The Drop Foot Injury: A Complication of Medical Mal-practice and/or Traumatic Spinal Cord Injury
In the context of personal injury law, we are concerned with victims’ and rights and victims’ compensation as they pertain to medical mal-practice and spinal cord injuries. Certainly, drop foot has other causes including damage to the leg and lower extremity, which can be surgically attempted.
Dropped foot can involve one or both feet depending on the underlying condition. It occurs in diseases that affect the nerves in the legs or spinal cord. It can also be seen as a feature of some forms of muscular dystrophy. By far the most common cause of dropped foot is direct compression of the anterior tibial nerve. The nerve can be compressed by outside force of injury or external pressure at the point where it passes over the outer portion of the leg just below the side of the knee. The type of injury associated with car accidents or major trauma to the spinal cord can cause irreversible tibial nerve damage resulting in the inability to walk properly.
In the personal injury arena, we see cases of drop foot as the result of medical mal-practice when surgery is either done incorrectly, or delay is created which causes an irreversible condition. Nerves can regenerate, however, nerve regeneration proceeds slowly at approximately an inch per month or 1mm per day. Muscle tone often returns by 6 months with gradual improvement in strength for two years. Physical therapy and electrical stimulation are utilized to enhance recovery.
The other scenario is the trauma victim, who suffers a spinal cord injury that results in a problem that may likely not heal, nor return the accident victim to his/her pre-accident condition. The value of such horrific injures is up to a jury to determine. Verdicts have ranged from six figures to high seven figures on drop foot cases. Mobility is completely limited and that is the controlling value indicator.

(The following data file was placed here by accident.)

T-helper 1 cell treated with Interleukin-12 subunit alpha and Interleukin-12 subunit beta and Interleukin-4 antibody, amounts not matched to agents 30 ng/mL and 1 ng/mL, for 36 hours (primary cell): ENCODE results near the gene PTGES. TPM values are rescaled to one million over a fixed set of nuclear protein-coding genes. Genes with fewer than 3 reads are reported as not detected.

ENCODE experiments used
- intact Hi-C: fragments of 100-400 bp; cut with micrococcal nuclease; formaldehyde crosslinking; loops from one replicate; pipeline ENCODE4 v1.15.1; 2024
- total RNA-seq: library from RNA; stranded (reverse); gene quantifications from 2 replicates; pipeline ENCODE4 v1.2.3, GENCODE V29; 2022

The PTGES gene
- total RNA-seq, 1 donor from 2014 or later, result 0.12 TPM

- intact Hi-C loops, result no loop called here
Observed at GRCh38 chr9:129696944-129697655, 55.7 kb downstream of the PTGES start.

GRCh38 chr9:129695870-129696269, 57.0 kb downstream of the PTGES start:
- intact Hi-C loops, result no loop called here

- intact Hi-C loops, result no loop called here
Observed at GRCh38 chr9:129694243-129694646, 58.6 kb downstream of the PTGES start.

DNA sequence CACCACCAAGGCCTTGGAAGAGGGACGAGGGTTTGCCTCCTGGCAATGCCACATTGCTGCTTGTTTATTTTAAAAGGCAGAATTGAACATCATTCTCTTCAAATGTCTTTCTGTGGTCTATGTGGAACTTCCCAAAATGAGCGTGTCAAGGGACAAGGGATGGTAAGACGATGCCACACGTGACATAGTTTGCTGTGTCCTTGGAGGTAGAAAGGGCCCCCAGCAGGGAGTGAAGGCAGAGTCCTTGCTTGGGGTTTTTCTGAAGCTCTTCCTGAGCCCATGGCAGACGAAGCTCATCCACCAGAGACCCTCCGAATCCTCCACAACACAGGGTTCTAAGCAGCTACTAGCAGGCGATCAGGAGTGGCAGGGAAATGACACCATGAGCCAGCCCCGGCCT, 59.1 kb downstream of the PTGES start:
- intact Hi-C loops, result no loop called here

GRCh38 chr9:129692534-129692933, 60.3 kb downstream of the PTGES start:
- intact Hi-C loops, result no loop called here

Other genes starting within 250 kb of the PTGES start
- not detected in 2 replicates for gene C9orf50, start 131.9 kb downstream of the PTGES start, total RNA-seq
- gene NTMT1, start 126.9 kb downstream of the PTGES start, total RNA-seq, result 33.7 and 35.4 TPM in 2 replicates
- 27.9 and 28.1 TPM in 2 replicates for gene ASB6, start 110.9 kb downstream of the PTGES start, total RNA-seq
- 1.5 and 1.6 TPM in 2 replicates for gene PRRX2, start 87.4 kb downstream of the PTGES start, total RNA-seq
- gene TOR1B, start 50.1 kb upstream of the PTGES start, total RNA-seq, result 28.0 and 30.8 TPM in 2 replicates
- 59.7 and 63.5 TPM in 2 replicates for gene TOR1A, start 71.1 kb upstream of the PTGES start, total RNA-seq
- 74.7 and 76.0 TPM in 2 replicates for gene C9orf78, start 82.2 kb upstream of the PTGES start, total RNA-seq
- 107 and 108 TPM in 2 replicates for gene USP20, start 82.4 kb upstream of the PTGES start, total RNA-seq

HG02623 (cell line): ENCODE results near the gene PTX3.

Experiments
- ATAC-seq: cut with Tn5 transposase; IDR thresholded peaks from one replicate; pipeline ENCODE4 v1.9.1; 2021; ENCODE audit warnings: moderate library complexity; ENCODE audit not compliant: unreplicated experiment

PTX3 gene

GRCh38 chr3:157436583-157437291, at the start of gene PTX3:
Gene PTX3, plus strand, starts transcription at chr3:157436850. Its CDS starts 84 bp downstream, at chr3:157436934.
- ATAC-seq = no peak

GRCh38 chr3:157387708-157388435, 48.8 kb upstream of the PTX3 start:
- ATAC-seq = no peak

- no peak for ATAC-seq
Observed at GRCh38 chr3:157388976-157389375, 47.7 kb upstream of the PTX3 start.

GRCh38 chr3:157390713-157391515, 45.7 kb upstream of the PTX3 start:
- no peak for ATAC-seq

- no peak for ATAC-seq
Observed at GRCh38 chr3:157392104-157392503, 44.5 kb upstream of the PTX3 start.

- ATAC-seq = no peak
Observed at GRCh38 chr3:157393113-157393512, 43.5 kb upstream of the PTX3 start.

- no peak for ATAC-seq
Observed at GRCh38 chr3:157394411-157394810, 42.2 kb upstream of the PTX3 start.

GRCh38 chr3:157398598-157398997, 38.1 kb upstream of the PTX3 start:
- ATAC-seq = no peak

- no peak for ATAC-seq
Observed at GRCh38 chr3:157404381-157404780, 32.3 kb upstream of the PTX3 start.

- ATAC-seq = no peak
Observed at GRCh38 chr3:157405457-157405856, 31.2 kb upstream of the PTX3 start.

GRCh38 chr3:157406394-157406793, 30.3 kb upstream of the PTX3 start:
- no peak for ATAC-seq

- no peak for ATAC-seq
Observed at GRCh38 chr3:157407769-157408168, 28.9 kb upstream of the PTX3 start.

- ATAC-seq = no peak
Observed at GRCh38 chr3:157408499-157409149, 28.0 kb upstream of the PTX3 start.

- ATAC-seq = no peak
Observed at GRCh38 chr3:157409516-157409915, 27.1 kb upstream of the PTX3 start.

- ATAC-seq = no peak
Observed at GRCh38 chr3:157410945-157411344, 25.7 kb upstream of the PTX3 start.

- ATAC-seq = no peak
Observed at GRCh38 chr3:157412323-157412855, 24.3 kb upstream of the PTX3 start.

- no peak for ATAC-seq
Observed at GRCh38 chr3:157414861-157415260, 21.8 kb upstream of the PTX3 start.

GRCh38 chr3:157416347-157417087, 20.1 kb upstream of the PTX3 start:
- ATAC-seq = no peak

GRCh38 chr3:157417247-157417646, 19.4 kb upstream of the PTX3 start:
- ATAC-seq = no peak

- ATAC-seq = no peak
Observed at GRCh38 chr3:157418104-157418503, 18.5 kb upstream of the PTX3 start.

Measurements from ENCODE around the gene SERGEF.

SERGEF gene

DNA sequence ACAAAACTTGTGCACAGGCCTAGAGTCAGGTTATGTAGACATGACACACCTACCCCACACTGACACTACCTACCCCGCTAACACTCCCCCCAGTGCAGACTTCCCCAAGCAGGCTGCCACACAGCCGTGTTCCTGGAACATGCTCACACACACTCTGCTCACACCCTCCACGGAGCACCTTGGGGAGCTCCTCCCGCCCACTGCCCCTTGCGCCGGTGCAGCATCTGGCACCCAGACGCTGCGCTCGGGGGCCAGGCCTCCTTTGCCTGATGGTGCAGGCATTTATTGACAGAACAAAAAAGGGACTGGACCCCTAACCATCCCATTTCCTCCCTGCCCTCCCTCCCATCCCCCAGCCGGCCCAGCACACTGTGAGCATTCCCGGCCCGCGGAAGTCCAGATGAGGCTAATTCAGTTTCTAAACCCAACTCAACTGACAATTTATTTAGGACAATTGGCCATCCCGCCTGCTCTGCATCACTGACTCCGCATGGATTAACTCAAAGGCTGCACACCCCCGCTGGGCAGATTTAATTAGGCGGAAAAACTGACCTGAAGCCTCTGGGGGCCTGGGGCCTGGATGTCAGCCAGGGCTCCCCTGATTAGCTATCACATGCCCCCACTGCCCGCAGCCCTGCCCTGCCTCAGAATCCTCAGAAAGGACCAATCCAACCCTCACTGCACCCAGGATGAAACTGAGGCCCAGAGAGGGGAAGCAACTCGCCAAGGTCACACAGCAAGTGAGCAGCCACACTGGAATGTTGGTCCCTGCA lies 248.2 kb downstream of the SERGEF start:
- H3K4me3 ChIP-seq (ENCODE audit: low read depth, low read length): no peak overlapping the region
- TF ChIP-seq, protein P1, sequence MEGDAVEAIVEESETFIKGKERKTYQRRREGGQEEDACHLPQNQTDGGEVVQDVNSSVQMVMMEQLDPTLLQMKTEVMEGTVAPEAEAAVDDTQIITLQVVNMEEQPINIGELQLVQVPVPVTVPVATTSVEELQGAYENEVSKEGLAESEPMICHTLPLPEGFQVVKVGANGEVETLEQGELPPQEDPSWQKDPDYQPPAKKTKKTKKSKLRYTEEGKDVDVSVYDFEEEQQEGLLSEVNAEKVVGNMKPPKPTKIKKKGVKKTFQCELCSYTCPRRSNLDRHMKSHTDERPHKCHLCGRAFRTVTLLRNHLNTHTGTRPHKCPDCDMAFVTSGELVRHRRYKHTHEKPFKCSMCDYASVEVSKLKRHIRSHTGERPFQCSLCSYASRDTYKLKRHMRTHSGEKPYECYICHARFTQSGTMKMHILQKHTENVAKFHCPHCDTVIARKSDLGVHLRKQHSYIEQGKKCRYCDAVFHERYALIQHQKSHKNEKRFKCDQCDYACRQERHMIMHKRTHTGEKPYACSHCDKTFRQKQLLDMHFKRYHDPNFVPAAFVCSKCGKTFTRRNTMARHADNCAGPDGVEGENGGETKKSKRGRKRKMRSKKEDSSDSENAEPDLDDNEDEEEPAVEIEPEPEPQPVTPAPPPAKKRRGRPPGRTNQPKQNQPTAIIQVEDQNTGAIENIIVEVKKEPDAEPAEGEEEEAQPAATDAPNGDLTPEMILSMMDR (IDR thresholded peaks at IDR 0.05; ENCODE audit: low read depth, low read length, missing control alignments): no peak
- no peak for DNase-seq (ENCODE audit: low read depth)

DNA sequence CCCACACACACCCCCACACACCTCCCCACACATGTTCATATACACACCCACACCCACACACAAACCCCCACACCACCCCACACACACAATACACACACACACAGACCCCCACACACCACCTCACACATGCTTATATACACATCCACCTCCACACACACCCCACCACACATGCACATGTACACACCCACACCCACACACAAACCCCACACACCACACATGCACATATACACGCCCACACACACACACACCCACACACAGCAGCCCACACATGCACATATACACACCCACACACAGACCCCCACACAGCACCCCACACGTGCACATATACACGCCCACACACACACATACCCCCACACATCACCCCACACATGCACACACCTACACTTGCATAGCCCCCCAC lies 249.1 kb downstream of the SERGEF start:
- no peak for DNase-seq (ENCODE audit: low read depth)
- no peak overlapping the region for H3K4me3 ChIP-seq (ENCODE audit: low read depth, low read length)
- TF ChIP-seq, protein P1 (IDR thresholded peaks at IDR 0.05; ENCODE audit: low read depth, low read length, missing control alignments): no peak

In the context or worker’s compensation, drop foot in Nevada, will garner a PPD rating or Permanent Partial Disability Rating in the range of 13% to 30% based on whole body impairment depending on the severity of the problem—this may also be combined with other disabilities relating to the body: hip, knees, etc., for larger PPD ratings. Certainly, this analysis is somewhat skewed given the reality of the difficulty in quantifying the loss of a limb in normal human function. Humans have four limbs, so loss of one becomes a 25% loss, or gauged against have only two legs, it becomes a 50% loss as only one foot performs. Obviously, the percentage can’t be fully credited given their still remains use of the leg for restricted mobility, and thus varies from a victim who has his foot or leg amputated.
Our law firm does not gauge the “drop foot” syndrome on percentages given by text books in accessing damages in the worker’s compensation arena; instead we value it like a jury would: Loss of full use of the leg, no running, loss of balance, no standing for long periods, no heavy lifting, difficulty in navigating stairs, shoe difficulty (in having to purchase two pairs of shoes to accommodate the foot brace often worn), the use of a cane to navigate, the reality of carrying groceries, luggage, infants, muscle atrophy, and all the other problems associated with being non-active.
The mental damages are also extensive when addressing drop foot: socially, sexually, and emotionally the tolls of dealing with the disability can affect a victim’s psychology causing depression and other coping techniques.
The law firm Benson and Bingham deals with major spinal cord injury cases, and specializes in drop foot cases. Please call us at 702-382-9797 to schedule a free consultation about your case.
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